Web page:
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Apple Music vs. Spotify for Live Events

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Apple Music vs. Spotify for Live Events

PostPosted: Thu Nov 05, 2020 6:27 pm
by TimFin
Hello everyone,

I have recently been considering switching from Spotify to Apple Music mainly because I just purchased a HomePod and because of the larger libraries and more recently the fact that Apple Music now has a larger subscriber base than Spotify in the US. Ideally I would be able to use Apple Music for both personal listening, and for playing music before and after live events. While researching this issue I realized that I have never seen a live engineer using Apple Music. I have seen plenty of engineers using Spotify, but never once have I seen someone using Apple Music in a live setting. Is there some sort of reliability issue, or just a general disliking of the Apple Music service that I should know about? At this point I would like to switch, but whether or not I should be using it for live events is kind of a deal breaker for me. I’d be happy to hear what all of you think, or are using personally.

Re: Apple Music vs. Spotify for Live Events

PostPosted: Wed Nov 11, 2020 1:36 pm
by Dave Rowles
A quick search seems to suggest that Apple Music pays more per stream than Spotify, but it’s still an appalling pittance.

I buy all my music outright, and store it on my Mac. I wouldn’t use a steaming service unless there was no alternative because the song doesn’t exist anywhere else.

That said, when I do stream my iTunes purchases on my phone I’ve never had a problem that can’t be explained by poor connection. That’s always the downside to streaming. It assumes you have an internet connection. In a lot of venues I’ve been in over the years, there’s either poor or non existent WiFi, and phone signal is rubbish.

I’m not a fan of streaming so I don’t use it.

Re: Apple Music vs. Spotify for Live Events

PostPosted: Wed Nov 11, 2020 2:43 pm
by djangodeadman
I generally use my iPod, but I do have access to Spotify on my phone and use that if an act or promoter requests something that I don’t have on the iPod, but which they haven’t brought on their own device. Sometimes they will give me a link to a Spotify playlist. No one has ever asked me to use an Apple Music playlist, but if that started to happen often enough, I guess I would have to subscribe.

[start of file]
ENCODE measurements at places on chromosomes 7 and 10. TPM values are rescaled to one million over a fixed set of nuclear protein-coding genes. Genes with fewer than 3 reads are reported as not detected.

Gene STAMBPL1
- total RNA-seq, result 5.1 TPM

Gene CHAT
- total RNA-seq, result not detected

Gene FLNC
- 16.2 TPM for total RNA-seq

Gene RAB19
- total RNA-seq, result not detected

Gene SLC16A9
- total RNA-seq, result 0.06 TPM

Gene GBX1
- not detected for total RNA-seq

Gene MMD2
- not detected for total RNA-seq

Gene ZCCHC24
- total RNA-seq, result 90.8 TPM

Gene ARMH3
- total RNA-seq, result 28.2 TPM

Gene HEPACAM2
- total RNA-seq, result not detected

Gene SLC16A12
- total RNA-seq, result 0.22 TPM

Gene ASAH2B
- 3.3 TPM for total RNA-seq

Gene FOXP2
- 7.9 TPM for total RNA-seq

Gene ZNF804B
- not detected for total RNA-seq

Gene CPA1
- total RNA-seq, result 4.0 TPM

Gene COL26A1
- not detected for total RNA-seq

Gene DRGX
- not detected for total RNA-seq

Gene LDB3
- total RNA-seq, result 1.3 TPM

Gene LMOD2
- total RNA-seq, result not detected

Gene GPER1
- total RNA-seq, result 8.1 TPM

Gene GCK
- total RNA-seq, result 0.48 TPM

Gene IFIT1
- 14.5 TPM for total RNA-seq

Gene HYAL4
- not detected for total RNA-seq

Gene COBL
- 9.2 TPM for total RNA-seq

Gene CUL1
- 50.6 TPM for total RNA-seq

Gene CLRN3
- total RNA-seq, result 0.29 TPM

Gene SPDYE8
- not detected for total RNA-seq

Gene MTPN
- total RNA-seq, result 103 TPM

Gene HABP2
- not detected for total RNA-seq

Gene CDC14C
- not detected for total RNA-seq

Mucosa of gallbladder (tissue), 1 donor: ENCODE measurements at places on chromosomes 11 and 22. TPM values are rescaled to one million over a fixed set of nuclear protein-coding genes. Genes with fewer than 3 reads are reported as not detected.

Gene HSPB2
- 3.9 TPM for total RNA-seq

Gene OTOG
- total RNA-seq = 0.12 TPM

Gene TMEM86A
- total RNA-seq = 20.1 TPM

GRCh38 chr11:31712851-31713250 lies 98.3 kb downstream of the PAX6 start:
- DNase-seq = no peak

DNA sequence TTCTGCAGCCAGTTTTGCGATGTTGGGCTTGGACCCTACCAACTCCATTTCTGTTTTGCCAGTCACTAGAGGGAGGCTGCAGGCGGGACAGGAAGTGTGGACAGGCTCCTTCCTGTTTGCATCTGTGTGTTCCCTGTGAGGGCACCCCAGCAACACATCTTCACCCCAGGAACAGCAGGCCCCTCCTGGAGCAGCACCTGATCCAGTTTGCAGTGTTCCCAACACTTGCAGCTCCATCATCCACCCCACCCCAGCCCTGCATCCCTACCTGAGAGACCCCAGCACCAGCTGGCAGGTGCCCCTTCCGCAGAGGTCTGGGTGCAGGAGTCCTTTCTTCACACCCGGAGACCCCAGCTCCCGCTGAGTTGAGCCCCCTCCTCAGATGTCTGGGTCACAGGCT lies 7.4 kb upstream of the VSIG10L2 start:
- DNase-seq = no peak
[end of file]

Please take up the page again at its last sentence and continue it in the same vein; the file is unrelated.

Dave’s comments regarding internet access are relevant, of course, and the iPod overcomes those issues. Young people are also generally amused to see something so quaintly ancient as an iPod Classic, which adds to the fun!

All of this depends on there ever being gigs again, obviously.

Re: Apple Music vs. Spotify for Live Events

PostPosted: Thu Nov 12, 2020 12:08 am
by Dave Rowles
I know that you can store spotify stuff offline, but as I've never downloaded or opened the app it's a bit of a mystery to me.

I've also had the hassle with international touring and data usage, although venue WiFi tends to be more consistently better outside of the UK.

Re: Apple Music vs. Spotify for Live Events

PostPosted: Thu Dec 03, 2020 8:56 am
by ben howes
Are there any legal issues regarding broadcasting your chosen streaming service at public events?
I imagine Apple or Spotify might require you to have a license.

Re: Apple Music vs. Spotify for Live Events

PostPosted: Thu Dec 03, 2020 11:50 am
by blinddrew
This is covered by PRS. Basically it's down to whether the venue has the licence. If they do (most pubs, clubs etc will) then you're fine. If they don't (i.e. the event is a festival in a field that doesn't normally have anything there) then the event organiser will need to get the relevant licence.
The actual mechanism you use to broadcast the music doesn't matter.

All this is as I understand it but, thankfully, I am not a lawyer. :)

Re: Apple Music vs. Spotify for Live Events

PostPosted: Sat Dec 05, 2020 9:48 pm
by mint
I don’t know if this is any help regarding legalities.

https://support.spotify.com/uk/article/ ... chool-etc/

Re: Apple Music vs. Spotify for Live Events

PostPosted: Sat Dec 05, 2020 10:22 pm
by blinddrew
I stand corrected, but I think technically what we'd be looking at there is a EULA violation rather than a legal one though.